The gap between hopeful tweets and disappointing grain future prices and multi-layered anxiety is straining the patience of U.S. farmers, some of whom are reconsidering their support as the election season comes.
JUMPING OFF CLIFF
"It's been a roller coaster," Jacob Handsacker told Xinhua on his farm in Radcliffe, Iowa, describing how he felt the rumbling U.S.-China trade tensions.
Standing among rows of soybean plants, which will be ready for harvest in weeks, the young farmer said it had not been an enjoyable ride, as futures prices for his harvest dipped more than a dollar per bushel below production cost.
The slumping price is the direct result of Chinese retaliation tariffs on U.S. goods, including soybeans. For a state that agriculture plays a crucial role, the effect has been crippling.
"88 percent of Iowa landscape is covered by a farm, about 20 percent of our employment and a third of our economy is agriculture related," said Craig Hill, president of the Iowa Farm Bureau Federation and also a local farmer.
As the country's leading producer of soybean, corn and pork, Iowa had relied heavily on exports to China, which bought the equivalent to the entire production soybeans of Iowa and Illinois each year, said Hill.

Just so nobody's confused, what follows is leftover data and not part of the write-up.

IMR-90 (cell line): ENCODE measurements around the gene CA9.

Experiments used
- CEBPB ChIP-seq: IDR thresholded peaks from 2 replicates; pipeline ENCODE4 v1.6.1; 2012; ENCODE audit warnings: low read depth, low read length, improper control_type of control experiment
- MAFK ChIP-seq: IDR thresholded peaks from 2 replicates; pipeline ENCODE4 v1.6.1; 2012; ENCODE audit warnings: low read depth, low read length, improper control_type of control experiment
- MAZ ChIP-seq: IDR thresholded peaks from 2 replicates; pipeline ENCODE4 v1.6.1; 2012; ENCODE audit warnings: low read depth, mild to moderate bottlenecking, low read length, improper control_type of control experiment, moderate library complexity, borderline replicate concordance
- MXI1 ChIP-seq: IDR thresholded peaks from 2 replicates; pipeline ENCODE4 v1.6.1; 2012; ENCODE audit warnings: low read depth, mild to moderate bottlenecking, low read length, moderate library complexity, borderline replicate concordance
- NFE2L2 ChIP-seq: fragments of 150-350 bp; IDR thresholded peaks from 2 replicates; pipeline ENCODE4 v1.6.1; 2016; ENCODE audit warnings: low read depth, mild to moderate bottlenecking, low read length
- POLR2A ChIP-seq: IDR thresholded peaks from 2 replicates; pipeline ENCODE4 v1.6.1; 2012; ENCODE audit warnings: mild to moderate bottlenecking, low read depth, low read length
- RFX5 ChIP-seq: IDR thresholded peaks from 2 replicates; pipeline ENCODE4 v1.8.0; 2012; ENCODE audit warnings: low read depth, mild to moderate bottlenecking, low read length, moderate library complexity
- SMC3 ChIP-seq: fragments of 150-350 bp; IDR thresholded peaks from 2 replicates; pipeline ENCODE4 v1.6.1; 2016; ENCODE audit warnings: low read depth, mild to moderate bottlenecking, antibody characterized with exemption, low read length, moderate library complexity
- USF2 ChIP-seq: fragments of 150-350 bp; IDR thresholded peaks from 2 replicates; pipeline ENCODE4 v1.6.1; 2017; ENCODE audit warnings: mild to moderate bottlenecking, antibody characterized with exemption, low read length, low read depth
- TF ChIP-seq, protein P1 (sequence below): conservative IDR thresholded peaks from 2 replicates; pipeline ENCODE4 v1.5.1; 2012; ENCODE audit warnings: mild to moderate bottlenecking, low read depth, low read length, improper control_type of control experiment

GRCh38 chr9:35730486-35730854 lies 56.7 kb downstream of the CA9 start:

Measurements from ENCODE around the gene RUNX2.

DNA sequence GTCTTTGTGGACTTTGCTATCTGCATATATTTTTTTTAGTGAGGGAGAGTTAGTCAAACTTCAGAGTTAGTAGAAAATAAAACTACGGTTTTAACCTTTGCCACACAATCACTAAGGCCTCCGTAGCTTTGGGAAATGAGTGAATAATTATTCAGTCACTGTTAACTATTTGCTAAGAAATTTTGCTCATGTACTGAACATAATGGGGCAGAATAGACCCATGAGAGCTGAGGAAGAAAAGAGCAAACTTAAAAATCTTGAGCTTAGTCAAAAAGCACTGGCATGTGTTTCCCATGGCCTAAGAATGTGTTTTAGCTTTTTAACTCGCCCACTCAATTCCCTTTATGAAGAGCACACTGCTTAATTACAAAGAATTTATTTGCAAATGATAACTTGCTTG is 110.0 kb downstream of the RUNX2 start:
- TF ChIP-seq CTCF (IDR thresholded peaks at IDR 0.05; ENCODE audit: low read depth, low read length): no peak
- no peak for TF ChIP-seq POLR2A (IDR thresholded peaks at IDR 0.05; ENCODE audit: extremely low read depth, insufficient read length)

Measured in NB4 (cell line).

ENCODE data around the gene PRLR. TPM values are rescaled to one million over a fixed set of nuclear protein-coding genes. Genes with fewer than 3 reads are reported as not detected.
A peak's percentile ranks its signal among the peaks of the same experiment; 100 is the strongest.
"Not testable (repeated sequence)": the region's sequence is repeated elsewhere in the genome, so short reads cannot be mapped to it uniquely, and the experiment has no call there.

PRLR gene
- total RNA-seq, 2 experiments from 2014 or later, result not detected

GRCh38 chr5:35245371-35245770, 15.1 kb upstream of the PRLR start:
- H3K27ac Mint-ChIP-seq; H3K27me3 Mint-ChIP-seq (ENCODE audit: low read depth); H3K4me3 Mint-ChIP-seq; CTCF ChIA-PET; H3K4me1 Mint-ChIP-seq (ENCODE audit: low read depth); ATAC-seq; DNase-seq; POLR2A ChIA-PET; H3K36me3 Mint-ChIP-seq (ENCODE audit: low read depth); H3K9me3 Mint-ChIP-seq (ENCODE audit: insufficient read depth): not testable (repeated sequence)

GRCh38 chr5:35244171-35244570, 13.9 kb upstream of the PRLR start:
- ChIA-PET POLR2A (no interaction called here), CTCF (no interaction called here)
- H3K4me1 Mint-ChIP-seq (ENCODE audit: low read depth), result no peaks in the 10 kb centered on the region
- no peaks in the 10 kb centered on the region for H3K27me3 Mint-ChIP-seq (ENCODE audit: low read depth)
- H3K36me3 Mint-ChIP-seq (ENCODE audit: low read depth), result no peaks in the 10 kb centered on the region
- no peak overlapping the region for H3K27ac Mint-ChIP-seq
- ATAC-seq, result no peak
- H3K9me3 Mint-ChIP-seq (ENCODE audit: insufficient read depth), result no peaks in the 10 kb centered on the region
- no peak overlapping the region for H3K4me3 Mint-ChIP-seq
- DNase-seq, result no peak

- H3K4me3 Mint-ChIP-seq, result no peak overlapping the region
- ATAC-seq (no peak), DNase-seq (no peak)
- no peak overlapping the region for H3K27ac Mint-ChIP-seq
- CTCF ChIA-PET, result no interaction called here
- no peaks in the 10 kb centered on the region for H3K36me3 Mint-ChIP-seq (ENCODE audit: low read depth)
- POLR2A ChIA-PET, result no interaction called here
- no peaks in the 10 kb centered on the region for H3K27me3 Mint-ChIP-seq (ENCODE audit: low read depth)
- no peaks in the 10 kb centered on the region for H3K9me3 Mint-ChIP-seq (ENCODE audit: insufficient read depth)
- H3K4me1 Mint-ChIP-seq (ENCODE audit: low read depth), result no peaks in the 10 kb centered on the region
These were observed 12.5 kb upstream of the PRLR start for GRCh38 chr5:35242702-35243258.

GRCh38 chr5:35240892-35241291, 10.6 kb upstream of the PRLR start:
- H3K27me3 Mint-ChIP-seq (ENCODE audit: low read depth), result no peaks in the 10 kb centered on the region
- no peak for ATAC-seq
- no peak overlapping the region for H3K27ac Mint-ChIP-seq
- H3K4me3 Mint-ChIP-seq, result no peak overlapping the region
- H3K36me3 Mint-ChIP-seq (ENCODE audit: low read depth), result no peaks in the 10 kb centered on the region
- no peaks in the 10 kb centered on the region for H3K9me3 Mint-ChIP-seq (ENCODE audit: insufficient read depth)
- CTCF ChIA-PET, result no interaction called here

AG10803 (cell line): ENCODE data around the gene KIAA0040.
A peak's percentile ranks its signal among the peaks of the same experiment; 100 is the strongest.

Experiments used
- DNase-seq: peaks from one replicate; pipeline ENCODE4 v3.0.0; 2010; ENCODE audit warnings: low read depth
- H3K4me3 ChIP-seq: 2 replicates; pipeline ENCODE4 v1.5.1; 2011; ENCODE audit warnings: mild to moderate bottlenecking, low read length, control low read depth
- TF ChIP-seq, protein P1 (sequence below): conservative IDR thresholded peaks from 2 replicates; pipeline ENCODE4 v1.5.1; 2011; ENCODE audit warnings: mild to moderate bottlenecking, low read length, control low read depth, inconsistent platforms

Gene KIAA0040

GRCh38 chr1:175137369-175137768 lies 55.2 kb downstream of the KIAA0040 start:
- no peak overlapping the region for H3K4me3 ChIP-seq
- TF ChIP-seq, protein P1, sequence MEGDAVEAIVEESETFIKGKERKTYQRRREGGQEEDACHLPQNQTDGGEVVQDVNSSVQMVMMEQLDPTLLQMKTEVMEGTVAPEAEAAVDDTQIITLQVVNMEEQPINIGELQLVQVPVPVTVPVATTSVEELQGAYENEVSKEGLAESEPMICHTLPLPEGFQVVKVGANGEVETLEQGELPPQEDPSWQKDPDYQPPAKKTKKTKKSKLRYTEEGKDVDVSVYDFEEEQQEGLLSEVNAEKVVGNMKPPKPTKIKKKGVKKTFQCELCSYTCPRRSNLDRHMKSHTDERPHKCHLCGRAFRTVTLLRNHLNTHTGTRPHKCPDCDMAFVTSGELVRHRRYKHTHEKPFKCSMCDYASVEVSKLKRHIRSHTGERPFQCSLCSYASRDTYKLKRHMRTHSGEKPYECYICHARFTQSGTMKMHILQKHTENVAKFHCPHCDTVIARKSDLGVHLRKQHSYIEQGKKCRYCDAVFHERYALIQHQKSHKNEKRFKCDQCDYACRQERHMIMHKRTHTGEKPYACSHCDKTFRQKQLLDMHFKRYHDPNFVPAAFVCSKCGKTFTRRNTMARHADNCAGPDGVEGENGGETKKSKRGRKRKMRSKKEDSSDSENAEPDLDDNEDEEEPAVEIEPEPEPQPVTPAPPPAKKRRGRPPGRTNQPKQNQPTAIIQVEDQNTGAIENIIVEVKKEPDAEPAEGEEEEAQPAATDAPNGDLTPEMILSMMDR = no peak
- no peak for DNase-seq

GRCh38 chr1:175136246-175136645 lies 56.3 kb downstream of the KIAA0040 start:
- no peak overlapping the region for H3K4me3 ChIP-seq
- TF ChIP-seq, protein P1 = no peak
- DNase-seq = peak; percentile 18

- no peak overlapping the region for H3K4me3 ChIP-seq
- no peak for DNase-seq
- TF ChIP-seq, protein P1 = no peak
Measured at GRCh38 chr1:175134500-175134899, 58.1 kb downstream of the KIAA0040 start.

"Price dropped precipitously when the trade war was announced," Hill said, referring to the spring of 2018, when soybean futures prices dropped from 10.36 dollars per bushel to 8.3 in less than two months.
As Washington flip-flopped on trade issues, soybean futures prices dipped to a low of 8 dollars in May, a level unseen in a decade.
Hill said farmers, who sell their crops at a price lower than the futures prices, are losing as much as two dollars per bushel on their soybeans compared with costs.
"We produced about 550 million bushels of soybeans annually, and if we're losing nearly 2 dollars, that's 1 billion a year," Hill said, adding this loss does not count for other farm products, such as corn and pork.
"Once we started on this path, it's like jumping off a cliff," he said.
U.S. farmers, who traditionally side with Republicans in U.S. politics, was a crucial group that sent Trump into the White House in 2016.
Many once believed that U.S. agriculture sector will come out a winner in Washington's trade tensions with China, being awarded with larger access to a market with burgeoning middle class and insatiable demand for meat products.
The optimism may have helped solidify Trump support in the farm belt, but according to experts, the prospect now looks increasingly unclear...
ACCUMULATING DISAPPOINTMENT ...